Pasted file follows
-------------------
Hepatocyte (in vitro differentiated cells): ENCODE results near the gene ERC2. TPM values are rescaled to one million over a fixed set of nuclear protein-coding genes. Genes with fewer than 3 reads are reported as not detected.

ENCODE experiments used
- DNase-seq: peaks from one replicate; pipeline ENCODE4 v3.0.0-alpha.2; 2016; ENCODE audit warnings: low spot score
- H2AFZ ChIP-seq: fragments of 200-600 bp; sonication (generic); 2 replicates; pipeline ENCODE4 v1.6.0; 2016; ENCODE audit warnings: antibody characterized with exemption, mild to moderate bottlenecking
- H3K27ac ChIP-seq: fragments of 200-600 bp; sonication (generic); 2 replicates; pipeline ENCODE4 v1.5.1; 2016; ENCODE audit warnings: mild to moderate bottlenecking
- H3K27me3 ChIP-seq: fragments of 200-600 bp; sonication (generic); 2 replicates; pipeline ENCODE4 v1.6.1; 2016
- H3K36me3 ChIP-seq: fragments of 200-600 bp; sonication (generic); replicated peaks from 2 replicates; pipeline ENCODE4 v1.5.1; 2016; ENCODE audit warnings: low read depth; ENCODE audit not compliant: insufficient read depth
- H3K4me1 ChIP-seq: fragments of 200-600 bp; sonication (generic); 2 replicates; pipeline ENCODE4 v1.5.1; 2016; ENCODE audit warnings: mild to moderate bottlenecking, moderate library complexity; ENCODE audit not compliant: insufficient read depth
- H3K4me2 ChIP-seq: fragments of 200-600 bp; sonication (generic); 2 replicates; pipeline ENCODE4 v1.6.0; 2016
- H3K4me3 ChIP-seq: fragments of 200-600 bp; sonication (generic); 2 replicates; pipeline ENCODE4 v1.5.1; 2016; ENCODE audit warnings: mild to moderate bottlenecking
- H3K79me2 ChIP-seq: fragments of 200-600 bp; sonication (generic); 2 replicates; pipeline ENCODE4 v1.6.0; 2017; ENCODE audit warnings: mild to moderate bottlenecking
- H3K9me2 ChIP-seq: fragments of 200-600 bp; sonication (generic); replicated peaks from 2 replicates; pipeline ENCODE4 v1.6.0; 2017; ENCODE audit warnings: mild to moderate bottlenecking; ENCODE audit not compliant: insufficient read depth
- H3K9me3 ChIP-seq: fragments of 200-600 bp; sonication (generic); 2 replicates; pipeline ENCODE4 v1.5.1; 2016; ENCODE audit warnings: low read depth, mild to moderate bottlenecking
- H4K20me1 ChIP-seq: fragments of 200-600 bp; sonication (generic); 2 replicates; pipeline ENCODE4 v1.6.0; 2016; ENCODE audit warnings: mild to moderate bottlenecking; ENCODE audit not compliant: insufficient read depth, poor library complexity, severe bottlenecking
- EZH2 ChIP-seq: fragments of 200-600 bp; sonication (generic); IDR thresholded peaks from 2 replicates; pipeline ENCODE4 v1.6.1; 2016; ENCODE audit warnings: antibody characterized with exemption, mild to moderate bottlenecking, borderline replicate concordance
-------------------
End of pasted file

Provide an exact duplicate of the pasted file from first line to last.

Hepatocyte (in vitro differentiated cells): ENCODE results near the gene ERC2. TPM values are rescaled to one million over a fixed set of nuclear protein-coding genes. Genes with fewer than 3 reads are reported as not detected.

ENCODE experiments used
- DNase-seq: peaks from one replicate; pipeline ENCODE4 v3.0.0-alpha.2; 2016; ENCODE audit warnings: low spot score
- H2AFZ ChIP-seq: fragments of 200-600 bp; sonication (generic); 2 replicates; pipeline ENCODE4 v1.6.0; 2016; ENCODE audit warnings: antibody characterized with exemption, mild to moderate bottlenecking
- H3K27ac ChIP-seq: fragments of 200-600 bp; sonication (generic); 2 replicates; pipeline ENCODE4 v1.5.1; 2016; ENCODE audit warnings: mild to moderate bottlenecking
- H3K27me3 ChIP-seq: fragments of 200-600 bp; sonication (generic); 2 replicates; pipeline ENCODE4 v1.6.1; 2016
- H3K36me3 ChIP-seq: fragments of 200-600 bp; sonication (generic); replicated peaks from 2 replicates; pipeline ENCODE4 v1.5.1; 2016; ENCODE audit warnings: low read depth; ENCODE audit not compliant: insufficient read depth
- H3K4me1 ChIP-seq: fragments of 200-600 bp; sonication (generic); 2 replicates; pipeline ENCODE4 v1.5.1; 2016; ENCODE audit warnings: mild to moderate bottlenecking, moderate library complexity; ENCODE audit not compliant: insufficient read depth
- H3K4me2 ChIP-seq: fragments of 200-600 bp; sonication (generic); 2 replicates; pipeline ENCODE4 v1.6.0; 2016
- H3K4me3 ChIP-seq: fragments of 200-600 bp; sonication (generic); 2 replicates; pipeline ENCODE4 v1.5.1; 2016; ENCODE audit warnings: mild to moderate bottlenecking
- H3K79me2 ChIP-seq: fragments of 200-600 bp; sonication (generic); 2 replicates; pipeline ENCODE4 v1.6.0; 2017; ENCODE audit warnings: mild to moderate bottlenecking
- H3K9me2 ChIP-seq: fragments of 200-600 bp; sonication (generic); replicated peaks from 2 replicates; pipeline ENCODE4 v1.6.0; 2017; ENCODE audit warnings: mild to moderate bottlenecking; ENCODE audit not compliant: insufficient read depth
- H3K9me3 ChIP-seq: fragments of 200-600 bp; sonication (generic); 2 replicates; pipeline ENCODE4 v1.5.1; 2016; ENCODE audit warnings: low read depth, mild to moderate bottlenecking
- H4K20me1 ChIP-seq: fragments of 200-600 bp; sonication (generic); 2 replicates; pipeline ENCODE4 v1.6.0; 2016; ENCODE audit warnings: mild to moderate bottlenecking; ENCODE audit not compliant: insufficient read depth, poor library complexity, severe bottlenecking
- EZH2 ChIP-seq: fragments of 200-600 bp; sonication (generic); IDR thresholded peaks from 2 replicates; pipeline ENCODE4 v1.6.1; 2016; ENCODE audit warnings: antibody characterized with exemption, mild to moderate bottlenecking, borderline replicate concordance